The plan was executed perfectly and I soon found myself in the lead swimming into some chop and current. I had one swimmer in tow, tapping my feet. It was Ken Glah, the ex pro. We all were wearing blue caps but somehow Ken had a purple one on. He was easy to spot. I don’t know why he had the purple cap. It is the color of royalty, and he certainly was that.

Ken has been top 5 overall in Kona multiple times, and nobody can forget the sprint finish he and Pauli Kiru had in IMNZ; Ken won. Now he has a travel business which caters to Ironman triathletes. Dana went to Brazil with his group last year and is going to Austria in a few months. 

Once we were closer to the turn around buoy, I juked and surged. I looked back under my arm and he was gone. “ Um, that was easier than I thought” I made it around the congested turn and swung wide to avoid the mess of swimmers who went off in heats ahead. I looked to my right and there was Ken stroking away with his regal purple cap. Darn!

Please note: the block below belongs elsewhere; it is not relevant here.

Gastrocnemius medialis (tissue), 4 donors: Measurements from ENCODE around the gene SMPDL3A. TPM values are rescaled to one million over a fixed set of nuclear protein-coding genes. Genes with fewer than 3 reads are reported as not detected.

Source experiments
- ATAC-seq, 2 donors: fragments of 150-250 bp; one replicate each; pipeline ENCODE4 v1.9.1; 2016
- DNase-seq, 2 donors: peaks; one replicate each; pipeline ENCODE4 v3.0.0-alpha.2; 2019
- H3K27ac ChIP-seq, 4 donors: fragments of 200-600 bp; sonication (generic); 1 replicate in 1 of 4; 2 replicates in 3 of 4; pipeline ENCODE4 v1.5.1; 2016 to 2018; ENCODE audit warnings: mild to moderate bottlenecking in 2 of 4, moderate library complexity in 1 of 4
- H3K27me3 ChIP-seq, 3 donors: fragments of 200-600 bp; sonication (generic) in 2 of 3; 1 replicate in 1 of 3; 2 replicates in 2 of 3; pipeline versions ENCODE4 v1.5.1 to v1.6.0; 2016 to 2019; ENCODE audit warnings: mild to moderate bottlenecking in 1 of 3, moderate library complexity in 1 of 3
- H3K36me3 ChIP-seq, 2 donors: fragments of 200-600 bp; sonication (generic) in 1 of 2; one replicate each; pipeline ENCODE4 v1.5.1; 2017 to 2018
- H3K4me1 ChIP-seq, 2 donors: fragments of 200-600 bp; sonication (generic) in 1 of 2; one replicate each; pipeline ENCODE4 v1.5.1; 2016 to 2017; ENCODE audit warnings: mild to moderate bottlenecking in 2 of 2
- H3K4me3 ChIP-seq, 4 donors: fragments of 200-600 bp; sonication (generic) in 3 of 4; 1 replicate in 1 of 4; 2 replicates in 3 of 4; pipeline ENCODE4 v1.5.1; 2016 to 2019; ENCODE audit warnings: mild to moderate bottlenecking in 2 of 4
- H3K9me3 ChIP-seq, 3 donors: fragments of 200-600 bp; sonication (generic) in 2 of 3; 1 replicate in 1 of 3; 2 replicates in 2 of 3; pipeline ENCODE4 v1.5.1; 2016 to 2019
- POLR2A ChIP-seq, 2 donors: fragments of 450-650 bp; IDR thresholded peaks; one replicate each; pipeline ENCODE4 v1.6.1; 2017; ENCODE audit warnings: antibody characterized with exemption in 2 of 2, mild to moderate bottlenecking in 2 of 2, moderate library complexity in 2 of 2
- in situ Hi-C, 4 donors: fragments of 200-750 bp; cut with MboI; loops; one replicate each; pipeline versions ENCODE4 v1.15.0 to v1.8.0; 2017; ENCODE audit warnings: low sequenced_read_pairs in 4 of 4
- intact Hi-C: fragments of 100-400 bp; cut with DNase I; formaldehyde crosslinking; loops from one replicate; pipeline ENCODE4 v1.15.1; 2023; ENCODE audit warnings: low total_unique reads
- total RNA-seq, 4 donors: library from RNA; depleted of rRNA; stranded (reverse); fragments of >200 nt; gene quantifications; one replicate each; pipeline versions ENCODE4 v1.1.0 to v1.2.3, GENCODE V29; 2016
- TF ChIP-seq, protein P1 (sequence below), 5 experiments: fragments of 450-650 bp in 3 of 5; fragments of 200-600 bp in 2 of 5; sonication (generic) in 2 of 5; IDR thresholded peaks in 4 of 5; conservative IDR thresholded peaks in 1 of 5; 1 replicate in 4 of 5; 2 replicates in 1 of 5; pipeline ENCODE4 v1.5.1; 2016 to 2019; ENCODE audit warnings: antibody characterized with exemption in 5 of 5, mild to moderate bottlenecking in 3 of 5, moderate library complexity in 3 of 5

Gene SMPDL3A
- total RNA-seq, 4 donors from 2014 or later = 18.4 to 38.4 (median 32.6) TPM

My goal of this race was to conserve energy whenever possible, so I swam over to him and returned the favor; I got in his draft. Swimming in Ken’s slipstream, and the “tailwind like” current that brought us back in to T1, made the swim feel almost effortless. I was one arming it to avoid running up his back.